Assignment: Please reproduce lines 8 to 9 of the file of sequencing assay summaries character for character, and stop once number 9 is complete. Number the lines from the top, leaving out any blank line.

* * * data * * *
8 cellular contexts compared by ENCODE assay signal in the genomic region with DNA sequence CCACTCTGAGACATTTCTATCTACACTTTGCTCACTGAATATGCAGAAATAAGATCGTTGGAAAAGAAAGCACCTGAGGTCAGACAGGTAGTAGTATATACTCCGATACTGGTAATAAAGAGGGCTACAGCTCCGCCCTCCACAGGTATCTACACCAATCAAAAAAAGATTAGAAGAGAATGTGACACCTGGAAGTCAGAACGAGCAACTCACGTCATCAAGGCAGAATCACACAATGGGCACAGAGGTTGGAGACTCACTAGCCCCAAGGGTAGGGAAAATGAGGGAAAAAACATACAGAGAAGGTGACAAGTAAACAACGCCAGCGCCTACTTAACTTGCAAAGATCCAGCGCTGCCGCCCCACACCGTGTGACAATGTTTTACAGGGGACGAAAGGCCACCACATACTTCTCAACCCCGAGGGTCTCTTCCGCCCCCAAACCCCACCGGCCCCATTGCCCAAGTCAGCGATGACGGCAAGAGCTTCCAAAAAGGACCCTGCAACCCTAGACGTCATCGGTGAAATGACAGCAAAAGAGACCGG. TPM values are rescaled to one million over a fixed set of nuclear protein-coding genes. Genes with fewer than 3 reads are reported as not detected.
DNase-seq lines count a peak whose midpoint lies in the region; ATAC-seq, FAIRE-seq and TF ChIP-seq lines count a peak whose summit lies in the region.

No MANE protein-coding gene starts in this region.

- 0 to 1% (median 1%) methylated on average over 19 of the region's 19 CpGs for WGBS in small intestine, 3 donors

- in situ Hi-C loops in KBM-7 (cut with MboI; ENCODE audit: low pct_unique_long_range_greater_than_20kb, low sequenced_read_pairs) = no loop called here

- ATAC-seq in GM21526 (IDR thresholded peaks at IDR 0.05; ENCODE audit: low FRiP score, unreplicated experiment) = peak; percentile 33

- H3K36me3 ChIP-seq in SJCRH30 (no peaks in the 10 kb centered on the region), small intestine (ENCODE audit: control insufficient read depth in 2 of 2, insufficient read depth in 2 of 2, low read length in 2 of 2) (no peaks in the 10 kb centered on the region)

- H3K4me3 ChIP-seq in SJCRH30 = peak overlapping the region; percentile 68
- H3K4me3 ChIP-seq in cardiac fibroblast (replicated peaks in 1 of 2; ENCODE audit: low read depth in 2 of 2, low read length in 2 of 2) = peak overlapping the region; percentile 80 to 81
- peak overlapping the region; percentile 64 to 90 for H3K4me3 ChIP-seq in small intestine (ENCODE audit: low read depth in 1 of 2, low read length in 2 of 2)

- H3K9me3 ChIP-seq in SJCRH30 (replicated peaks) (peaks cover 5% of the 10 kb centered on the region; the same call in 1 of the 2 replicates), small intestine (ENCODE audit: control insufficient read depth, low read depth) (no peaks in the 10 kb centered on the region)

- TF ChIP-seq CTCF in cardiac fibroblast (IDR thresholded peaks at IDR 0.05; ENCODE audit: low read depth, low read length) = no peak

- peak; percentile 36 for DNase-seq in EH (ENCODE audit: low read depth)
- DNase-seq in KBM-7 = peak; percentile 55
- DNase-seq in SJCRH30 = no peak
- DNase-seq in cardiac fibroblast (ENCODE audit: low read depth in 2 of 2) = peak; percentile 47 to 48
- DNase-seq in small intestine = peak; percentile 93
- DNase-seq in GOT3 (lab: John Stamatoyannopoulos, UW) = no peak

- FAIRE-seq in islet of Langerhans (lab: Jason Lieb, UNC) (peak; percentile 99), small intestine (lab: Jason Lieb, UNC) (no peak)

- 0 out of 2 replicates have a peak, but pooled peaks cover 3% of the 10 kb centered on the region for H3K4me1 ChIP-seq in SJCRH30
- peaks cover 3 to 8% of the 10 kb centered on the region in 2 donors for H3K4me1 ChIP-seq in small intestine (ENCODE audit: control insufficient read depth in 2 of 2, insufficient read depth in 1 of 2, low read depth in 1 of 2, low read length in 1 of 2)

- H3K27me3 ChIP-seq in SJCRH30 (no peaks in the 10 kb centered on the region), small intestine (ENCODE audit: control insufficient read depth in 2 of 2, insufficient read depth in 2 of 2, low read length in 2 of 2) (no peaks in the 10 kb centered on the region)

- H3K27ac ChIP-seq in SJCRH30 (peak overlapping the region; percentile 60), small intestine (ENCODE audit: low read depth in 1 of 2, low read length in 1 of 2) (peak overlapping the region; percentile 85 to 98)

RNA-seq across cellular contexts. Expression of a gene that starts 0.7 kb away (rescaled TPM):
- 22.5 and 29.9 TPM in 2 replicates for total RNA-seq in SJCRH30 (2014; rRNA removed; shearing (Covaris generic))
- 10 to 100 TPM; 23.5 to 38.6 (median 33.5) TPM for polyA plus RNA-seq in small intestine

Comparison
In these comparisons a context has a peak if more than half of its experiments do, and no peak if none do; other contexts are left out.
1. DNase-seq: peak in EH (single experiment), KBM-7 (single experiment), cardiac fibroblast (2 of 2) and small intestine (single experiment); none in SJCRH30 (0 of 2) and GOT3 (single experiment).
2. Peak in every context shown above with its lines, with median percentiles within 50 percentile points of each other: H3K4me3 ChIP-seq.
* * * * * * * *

- H3K4me3 ChIP-seq in SJCRH30 = peak overlapping the region; percentile 68
- H3K4me3 ChIP-seq in cardiac fibroblast (replicated peaks in 1 of 2; ENCODE audit: low read depth in 2 of 2, low read length in 2 of 2) = peak overlapping the region; percentile 80 to 81